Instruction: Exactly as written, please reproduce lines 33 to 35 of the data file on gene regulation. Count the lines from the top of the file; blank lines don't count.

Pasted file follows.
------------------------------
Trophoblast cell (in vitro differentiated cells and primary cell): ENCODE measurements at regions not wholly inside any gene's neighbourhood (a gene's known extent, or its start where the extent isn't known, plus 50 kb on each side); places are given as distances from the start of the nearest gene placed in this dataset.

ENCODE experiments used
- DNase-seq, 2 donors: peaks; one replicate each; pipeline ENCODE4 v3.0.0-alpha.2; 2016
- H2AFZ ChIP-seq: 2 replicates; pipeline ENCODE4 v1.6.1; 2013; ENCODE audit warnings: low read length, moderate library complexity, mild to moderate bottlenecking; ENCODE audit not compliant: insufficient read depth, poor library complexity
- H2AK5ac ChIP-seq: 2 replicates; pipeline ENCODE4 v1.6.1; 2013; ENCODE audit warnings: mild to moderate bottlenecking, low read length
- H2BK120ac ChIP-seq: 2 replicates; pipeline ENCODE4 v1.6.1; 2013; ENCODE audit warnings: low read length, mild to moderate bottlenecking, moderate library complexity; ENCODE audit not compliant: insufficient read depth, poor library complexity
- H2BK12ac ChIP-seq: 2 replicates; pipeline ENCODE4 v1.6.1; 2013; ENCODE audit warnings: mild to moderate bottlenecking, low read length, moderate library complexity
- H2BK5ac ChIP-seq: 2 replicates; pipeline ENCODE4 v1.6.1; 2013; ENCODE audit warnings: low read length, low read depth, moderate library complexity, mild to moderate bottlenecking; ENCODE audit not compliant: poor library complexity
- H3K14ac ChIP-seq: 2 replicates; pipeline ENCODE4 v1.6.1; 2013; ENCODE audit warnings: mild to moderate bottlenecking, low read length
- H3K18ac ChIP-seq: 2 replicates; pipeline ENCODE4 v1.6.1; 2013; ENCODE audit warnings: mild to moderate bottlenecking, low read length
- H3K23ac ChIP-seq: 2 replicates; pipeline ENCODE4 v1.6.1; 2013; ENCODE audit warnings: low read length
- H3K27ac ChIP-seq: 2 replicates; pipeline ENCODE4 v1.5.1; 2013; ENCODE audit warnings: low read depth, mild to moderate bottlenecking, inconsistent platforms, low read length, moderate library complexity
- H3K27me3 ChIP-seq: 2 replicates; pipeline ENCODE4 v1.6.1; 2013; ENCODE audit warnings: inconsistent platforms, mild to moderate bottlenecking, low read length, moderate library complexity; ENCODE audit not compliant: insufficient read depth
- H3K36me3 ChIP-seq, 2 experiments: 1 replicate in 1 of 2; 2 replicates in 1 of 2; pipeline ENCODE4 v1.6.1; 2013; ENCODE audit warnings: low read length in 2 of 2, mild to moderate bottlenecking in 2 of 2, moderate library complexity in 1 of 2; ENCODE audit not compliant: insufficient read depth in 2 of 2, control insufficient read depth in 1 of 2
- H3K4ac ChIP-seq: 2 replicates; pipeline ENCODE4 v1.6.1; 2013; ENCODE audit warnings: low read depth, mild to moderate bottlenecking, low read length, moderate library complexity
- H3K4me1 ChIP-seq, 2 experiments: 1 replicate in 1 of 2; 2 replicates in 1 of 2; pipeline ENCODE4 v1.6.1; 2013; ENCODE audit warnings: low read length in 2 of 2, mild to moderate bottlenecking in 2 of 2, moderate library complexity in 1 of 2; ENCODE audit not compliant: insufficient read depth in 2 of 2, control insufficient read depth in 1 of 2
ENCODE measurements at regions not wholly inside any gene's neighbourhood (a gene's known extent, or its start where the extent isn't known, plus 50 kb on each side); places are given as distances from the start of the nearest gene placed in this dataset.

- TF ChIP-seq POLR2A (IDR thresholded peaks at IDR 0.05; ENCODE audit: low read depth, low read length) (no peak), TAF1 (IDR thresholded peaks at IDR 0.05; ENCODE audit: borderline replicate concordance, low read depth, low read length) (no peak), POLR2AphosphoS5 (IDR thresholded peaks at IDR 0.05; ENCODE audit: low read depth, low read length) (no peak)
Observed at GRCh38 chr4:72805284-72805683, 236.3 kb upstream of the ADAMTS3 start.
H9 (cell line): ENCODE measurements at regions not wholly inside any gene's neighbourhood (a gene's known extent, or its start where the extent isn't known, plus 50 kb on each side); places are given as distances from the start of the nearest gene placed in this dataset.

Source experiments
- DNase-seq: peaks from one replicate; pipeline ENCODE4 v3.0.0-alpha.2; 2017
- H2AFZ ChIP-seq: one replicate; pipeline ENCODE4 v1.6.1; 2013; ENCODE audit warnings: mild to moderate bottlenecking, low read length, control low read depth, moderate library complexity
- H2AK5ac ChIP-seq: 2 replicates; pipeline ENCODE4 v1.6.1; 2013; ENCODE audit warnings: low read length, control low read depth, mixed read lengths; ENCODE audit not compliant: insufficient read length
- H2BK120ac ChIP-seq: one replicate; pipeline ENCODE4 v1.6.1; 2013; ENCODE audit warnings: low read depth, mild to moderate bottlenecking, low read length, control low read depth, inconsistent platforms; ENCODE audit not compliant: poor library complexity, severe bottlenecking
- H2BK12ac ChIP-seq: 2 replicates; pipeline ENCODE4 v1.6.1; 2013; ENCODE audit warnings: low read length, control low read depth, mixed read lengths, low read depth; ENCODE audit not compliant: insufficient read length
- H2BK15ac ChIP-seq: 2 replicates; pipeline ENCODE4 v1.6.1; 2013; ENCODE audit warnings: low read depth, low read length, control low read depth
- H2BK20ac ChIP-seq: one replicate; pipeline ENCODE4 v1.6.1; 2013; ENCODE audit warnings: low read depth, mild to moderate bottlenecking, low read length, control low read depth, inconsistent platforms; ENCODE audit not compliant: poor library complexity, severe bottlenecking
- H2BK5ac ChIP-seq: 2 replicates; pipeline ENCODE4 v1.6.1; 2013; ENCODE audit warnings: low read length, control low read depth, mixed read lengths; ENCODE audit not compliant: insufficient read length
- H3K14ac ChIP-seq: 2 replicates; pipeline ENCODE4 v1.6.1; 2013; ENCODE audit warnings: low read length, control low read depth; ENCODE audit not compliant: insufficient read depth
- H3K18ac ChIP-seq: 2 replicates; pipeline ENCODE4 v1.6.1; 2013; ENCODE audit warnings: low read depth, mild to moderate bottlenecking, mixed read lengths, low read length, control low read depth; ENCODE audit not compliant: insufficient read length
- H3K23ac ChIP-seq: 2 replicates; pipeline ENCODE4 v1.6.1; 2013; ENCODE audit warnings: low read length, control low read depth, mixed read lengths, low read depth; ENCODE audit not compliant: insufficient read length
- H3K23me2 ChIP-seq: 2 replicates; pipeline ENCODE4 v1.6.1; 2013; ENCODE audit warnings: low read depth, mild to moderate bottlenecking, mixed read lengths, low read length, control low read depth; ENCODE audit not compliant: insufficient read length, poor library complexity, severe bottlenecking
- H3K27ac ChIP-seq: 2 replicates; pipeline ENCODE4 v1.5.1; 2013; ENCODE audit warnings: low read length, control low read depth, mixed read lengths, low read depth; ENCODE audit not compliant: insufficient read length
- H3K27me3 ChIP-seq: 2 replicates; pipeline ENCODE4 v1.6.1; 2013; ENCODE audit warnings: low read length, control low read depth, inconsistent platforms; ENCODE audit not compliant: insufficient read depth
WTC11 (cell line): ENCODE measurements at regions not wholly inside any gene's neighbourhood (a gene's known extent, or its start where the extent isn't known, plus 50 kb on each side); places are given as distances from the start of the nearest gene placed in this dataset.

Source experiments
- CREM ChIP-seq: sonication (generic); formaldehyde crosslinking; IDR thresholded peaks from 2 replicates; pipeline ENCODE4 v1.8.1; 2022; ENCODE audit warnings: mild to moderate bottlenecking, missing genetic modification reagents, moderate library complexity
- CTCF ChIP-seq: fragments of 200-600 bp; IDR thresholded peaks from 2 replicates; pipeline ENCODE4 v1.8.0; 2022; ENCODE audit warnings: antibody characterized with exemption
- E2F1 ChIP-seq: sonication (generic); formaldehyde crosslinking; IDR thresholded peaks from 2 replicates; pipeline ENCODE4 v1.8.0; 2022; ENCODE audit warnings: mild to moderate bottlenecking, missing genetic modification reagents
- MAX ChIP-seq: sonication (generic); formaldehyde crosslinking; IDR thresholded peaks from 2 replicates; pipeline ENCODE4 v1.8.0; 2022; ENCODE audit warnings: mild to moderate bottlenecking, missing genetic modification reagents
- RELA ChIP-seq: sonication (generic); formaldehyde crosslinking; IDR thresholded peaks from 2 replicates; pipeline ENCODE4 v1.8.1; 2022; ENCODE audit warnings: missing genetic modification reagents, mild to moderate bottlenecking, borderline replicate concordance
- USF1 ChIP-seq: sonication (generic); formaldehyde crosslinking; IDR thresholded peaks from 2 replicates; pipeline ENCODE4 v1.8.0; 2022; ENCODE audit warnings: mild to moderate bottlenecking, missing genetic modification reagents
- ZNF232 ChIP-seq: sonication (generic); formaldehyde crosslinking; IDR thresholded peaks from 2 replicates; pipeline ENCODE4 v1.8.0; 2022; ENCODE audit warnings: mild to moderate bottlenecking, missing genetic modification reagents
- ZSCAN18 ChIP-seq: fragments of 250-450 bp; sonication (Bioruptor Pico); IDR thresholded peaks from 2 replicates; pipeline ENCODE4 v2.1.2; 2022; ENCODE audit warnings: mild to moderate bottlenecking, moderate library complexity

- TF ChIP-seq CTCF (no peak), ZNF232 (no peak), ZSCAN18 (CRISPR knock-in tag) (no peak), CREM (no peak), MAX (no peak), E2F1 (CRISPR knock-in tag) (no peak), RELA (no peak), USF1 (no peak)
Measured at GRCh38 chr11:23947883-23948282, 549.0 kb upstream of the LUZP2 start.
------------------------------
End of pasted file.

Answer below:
- H3K23me2 ChIP-seq: 2 replicates; pipeline ENCODE4 v1.6.1; 2013; ENCODE audit warnings: low read depth, mild to moderate bottlenecking, mixed read lengths, low read length, control low read depth; ENCODE audit not compliant: insufficient read length, poor library complexity, severe bottlenecking
- H3K27ac ChIP-seq: 2 replicates; pipeline ENCODE4 v1.5.1; 2013; ENCODE audit warnings: low read length, control low read depth, mixed read lengths, low read depth; ENCODE audit not compliant: insufficient read length
- H3K27me3 ChIP-seq: 2 replicates; pipeline ENCODE4 v1.6.1; 2013; ENCODE audit warnings: low read length, control low read depth, inconsistent platforms; ENCODE audit not compliant: insufficient read depth